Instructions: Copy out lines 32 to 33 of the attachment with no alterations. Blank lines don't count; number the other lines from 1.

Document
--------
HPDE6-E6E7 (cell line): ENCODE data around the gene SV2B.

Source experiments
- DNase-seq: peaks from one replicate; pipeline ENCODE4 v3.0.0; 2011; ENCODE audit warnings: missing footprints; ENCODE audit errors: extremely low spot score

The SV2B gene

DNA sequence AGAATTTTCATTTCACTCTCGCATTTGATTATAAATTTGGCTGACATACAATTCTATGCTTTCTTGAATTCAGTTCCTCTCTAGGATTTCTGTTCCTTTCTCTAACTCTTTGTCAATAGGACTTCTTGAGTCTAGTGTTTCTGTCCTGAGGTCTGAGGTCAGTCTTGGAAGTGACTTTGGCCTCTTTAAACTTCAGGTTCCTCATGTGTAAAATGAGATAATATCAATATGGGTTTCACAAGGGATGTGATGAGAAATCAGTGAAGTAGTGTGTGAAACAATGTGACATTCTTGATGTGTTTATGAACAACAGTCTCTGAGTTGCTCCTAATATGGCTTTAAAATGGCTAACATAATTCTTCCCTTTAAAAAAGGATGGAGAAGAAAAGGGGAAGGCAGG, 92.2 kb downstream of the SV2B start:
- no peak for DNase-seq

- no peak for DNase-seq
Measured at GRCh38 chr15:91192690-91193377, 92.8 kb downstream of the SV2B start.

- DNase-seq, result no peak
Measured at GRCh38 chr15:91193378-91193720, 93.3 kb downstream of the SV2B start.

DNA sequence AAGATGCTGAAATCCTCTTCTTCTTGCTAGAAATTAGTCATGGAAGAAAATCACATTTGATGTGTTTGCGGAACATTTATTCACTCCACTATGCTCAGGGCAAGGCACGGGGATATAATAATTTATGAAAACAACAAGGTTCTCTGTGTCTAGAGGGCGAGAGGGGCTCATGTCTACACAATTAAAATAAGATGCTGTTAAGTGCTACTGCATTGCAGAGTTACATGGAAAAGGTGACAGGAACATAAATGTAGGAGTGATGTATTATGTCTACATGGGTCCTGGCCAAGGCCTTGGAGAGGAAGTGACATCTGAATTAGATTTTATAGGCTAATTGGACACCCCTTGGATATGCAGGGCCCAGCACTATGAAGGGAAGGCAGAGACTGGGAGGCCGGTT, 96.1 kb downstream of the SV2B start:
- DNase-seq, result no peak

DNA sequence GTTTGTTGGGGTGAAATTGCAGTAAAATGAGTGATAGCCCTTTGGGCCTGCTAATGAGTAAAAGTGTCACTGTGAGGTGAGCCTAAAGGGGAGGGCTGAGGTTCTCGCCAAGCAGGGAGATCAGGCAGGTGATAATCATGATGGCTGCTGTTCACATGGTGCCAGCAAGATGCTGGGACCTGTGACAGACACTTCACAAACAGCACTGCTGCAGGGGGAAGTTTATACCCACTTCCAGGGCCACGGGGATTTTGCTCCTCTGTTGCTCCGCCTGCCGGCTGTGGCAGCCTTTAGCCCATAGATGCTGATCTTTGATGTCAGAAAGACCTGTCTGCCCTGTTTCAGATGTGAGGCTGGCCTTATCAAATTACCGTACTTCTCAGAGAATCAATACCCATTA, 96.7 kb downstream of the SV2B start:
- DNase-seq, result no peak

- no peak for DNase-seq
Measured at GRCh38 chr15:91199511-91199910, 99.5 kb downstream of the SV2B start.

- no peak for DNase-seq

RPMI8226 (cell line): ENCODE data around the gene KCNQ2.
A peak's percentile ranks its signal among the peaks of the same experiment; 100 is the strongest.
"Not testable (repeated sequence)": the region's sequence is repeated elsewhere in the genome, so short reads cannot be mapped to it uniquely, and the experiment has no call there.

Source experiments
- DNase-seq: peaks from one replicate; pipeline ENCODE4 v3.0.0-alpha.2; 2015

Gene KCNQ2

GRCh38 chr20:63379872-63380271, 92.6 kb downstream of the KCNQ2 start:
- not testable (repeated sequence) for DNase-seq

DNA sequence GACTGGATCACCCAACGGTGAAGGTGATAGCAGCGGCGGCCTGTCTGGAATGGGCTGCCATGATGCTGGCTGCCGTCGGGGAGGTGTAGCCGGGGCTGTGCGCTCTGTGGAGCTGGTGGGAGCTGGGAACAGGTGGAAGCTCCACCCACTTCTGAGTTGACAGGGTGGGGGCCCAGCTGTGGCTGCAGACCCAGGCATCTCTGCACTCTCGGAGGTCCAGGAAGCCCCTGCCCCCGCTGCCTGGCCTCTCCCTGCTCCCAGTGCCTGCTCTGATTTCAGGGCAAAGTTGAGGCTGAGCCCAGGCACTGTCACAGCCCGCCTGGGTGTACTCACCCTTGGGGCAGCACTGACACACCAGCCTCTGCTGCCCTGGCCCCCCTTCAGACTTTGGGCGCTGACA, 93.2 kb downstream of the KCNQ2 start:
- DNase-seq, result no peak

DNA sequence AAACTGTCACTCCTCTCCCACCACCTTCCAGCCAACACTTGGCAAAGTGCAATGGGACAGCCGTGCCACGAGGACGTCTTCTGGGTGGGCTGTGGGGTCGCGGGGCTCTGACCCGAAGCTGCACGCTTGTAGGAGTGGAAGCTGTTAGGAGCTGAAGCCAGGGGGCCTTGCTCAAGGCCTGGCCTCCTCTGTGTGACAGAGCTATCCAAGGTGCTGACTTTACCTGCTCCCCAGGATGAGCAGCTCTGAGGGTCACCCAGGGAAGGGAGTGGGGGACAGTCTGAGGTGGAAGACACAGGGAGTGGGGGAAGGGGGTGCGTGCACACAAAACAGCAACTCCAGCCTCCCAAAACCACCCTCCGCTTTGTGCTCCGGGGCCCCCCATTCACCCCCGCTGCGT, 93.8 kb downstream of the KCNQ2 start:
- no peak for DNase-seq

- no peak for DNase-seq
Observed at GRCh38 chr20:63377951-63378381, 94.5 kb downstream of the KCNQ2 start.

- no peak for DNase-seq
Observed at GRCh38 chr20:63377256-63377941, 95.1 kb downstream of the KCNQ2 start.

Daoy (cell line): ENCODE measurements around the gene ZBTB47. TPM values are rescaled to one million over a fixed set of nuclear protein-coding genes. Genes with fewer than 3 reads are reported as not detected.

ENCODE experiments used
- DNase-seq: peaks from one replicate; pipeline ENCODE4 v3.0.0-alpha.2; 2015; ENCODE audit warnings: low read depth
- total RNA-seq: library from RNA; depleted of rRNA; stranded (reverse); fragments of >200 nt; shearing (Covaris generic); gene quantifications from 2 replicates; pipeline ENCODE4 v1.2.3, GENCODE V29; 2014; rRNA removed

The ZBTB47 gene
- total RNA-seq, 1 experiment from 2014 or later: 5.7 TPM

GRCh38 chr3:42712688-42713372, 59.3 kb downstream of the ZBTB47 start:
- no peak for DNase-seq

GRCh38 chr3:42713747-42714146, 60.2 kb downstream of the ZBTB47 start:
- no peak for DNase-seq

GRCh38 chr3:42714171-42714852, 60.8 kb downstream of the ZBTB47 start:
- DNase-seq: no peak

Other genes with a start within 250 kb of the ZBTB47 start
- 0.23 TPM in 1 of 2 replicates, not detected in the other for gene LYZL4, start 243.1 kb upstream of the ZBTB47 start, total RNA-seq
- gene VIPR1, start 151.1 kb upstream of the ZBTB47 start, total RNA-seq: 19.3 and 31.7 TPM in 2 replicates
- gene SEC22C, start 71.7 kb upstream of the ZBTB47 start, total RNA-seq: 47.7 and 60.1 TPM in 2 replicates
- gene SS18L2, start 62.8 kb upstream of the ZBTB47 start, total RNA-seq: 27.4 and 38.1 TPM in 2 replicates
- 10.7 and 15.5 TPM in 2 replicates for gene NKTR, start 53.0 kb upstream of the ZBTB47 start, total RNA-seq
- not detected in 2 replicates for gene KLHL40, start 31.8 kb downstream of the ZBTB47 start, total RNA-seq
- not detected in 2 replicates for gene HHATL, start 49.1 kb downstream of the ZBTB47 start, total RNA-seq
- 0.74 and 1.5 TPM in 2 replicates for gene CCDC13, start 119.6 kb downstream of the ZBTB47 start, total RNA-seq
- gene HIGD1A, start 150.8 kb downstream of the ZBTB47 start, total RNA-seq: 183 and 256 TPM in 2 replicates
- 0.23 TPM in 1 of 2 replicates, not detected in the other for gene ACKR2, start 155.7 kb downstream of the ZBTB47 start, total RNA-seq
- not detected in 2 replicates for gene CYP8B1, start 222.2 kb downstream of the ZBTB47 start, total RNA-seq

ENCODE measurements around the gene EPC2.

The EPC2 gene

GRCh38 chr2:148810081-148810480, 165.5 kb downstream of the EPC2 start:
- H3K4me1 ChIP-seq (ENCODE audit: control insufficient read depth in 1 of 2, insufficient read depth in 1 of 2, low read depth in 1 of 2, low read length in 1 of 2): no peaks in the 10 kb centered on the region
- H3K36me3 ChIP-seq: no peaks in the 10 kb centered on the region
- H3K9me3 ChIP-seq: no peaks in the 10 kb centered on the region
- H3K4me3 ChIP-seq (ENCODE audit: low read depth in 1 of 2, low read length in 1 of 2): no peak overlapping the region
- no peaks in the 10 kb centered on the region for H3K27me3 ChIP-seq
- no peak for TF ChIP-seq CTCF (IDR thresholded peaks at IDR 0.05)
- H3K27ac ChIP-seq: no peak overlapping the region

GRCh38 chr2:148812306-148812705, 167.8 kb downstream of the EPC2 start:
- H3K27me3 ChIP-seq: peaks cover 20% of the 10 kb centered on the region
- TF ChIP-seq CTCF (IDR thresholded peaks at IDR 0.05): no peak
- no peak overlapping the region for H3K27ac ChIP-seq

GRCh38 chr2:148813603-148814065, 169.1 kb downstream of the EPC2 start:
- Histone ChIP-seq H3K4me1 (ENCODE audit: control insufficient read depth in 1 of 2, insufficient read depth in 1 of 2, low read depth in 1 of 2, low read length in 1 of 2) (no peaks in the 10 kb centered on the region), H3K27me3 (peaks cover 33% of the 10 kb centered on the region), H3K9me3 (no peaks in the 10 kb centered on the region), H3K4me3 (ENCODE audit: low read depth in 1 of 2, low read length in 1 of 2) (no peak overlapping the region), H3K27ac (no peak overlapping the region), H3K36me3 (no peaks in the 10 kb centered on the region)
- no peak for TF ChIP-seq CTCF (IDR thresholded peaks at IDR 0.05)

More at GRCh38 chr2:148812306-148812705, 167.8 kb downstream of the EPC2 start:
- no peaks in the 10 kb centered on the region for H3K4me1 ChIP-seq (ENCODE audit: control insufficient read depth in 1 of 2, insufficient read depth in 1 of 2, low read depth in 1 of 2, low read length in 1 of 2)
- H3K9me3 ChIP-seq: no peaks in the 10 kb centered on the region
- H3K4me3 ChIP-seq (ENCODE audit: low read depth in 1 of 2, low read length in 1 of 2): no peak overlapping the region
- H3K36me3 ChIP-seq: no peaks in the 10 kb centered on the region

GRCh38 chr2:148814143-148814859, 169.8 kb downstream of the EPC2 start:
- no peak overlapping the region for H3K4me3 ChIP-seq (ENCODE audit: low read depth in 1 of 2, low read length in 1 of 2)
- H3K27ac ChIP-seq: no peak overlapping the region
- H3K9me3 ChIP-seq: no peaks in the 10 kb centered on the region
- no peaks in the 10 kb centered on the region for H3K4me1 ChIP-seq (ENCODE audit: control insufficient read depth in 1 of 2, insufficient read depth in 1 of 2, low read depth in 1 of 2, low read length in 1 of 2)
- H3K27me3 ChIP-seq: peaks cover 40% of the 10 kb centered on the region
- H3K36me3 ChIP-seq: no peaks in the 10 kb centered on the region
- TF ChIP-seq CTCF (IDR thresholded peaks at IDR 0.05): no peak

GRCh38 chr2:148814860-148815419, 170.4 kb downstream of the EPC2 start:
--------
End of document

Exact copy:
- no peak for DNase-seq
Observed at GRCh38 chr20:63377256-63377941, 95.1 kb downstream of the KCNQ2 start.